Above Saxon villages

On Sunday we walked through a part of mid Wiltshire collectively called “The Deverills*” referring to a string of villages, all containing the word Deverill, along the valley of the River Wylye.

There’s an interesting link here with some history of this Saxon area of England. There are  water meadows, watercress beds and  pastures  bordering  the river, but we walked up onto the  downland ridges with their fabulous 360 degree views.

The path rose  through a sporting estate where  many pheasants and partridges clacked loudly as we disturbed them. More tunefully we stopped and listened to a male blackcap singing his heart out in a hedgerow, before the unmistakable song of a cuckoo drifted across from a distant wood. The first one I have heard this Spring. Up on the top of the ridge another summer visitor, a male wheatear, watched us quizzically from the top of a fence post, as we selected a place for our picnic lunch beneath the trig point on  the evocatively named Cold Kitchen Hill. My other half has posted a series of pictures of this little bird on Flick here. It was fun to watch him creeping up on the bird, who waited until he was quite close, before hopping to the next perch.

The concrete post that is the trig point is used by birds as  a  look out point, by amongst others, an owl, as a owl pellet was caught in the metal work of the recording plate on the top. Another treasure. I brought it home with the intention of doing some research about how to dissect one. I had a childish ambition to find and dissect an owl pellet and I never found one. Now I have.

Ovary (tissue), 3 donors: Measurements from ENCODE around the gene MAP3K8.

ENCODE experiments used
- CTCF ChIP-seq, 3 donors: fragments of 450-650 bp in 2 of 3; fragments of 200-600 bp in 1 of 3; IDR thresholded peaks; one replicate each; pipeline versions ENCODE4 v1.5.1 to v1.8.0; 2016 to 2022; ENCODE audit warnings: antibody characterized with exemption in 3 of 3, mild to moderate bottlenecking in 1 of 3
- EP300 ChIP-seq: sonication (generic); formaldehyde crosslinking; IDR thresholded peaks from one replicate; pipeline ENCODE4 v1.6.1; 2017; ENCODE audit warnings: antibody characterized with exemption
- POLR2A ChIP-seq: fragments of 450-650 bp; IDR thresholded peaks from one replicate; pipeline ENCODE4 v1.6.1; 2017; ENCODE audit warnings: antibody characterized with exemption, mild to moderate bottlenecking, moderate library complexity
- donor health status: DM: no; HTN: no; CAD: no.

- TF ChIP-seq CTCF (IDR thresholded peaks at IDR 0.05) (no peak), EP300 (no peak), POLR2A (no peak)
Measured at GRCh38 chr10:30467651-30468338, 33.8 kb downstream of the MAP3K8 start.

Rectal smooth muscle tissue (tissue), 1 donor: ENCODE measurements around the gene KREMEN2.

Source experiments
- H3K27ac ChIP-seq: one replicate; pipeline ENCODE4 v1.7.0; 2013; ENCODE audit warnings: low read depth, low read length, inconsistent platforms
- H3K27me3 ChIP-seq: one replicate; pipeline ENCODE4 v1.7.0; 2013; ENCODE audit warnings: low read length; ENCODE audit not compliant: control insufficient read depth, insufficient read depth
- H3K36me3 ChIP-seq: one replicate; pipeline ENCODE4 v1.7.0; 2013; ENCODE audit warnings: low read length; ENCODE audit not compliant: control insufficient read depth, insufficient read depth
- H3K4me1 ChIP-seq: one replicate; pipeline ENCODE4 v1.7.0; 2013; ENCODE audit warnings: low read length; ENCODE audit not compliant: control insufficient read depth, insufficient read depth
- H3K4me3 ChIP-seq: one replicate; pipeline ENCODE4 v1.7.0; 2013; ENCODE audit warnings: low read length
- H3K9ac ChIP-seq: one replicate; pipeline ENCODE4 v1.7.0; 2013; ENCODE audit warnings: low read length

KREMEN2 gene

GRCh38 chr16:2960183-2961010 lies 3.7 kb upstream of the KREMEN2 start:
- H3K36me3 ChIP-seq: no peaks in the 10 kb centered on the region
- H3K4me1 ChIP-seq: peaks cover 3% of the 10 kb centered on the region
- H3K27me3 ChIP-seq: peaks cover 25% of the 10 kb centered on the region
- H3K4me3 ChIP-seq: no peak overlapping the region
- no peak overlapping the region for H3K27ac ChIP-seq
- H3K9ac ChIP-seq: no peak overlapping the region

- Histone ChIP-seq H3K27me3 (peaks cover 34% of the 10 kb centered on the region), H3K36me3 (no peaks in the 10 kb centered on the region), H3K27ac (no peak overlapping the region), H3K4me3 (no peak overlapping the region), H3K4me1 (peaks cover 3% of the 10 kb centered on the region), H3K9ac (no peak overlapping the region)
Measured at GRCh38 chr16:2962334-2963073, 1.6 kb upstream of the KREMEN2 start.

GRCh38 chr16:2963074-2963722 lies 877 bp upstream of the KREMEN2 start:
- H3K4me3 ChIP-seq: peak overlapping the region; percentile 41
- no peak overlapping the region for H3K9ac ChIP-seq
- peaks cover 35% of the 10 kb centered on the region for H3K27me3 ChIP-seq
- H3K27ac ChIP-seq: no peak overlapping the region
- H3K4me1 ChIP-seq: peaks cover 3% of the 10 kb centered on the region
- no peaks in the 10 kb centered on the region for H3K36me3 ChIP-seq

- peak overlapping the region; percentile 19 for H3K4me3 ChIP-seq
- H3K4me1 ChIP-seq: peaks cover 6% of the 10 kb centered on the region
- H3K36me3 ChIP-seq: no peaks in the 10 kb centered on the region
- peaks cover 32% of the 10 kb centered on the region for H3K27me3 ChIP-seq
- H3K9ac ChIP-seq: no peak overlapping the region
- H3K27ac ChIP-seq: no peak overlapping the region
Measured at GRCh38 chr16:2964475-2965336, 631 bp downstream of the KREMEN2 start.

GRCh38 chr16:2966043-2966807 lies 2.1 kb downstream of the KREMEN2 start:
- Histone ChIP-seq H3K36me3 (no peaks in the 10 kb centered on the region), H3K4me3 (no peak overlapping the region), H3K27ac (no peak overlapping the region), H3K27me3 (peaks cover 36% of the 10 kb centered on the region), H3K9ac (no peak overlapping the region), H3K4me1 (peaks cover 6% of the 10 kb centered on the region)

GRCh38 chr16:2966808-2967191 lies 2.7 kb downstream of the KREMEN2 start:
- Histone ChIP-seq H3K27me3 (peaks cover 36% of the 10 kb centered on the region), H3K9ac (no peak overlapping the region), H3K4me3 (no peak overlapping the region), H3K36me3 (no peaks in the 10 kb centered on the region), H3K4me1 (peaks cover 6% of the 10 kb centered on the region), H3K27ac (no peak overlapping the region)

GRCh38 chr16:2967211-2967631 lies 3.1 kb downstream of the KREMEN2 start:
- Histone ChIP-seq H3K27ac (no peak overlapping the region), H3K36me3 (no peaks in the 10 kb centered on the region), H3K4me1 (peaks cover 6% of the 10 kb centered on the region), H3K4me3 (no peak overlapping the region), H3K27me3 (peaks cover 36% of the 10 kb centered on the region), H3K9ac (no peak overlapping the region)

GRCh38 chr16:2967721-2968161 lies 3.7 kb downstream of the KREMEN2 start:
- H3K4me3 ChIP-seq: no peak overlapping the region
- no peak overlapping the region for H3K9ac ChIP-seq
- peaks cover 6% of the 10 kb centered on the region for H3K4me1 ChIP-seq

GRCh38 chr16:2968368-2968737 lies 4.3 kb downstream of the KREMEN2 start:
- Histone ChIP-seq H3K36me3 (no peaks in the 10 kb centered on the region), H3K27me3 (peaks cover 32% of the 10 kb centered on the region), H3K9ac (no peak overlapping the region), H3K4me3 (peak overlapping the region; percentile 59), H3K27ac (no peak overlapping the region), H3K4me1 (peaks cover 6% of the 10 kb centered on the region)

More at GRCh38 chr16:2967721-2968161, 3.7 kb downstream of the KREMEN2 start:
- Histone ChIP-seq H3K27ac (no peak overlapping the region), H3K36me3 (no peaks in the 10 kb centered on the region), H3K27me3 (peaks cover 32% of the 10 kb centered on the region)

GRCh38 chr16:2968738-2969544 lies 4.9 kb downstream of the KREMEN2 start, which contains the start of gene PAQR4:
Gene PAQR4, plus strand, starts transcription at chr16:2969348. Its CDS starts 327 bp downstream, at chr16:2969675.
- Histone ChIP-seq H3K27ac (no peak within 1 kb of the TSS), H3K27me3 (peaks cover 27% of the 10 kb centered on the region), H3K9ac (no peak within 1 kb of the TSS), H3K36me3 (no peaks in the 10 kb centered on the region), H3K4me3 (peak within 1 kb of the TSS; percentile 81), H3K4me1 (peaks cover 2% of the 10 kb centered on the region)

The highest point of this down appears to be where an old drove road ,used to drive sheep and cattle from the places they were reared to market, crosses the Downs. Many of them date back to pre-history and this one almost certainly does. There is a Roman road not far away too. You can see the track  as a white streak on the picture below, taken when we had dropped back down into the valley.

* There is an interesting speculation about the origin of the name Deverill here. Many English place names derive from Celtic, British, Saxon and Viking words and in the 21st Century it is still  fascinating to be able to recall the arrival of invaders and settlers in the names of villages. You might want to check out the origins of your own surname there too, as many of those derive from place names too.
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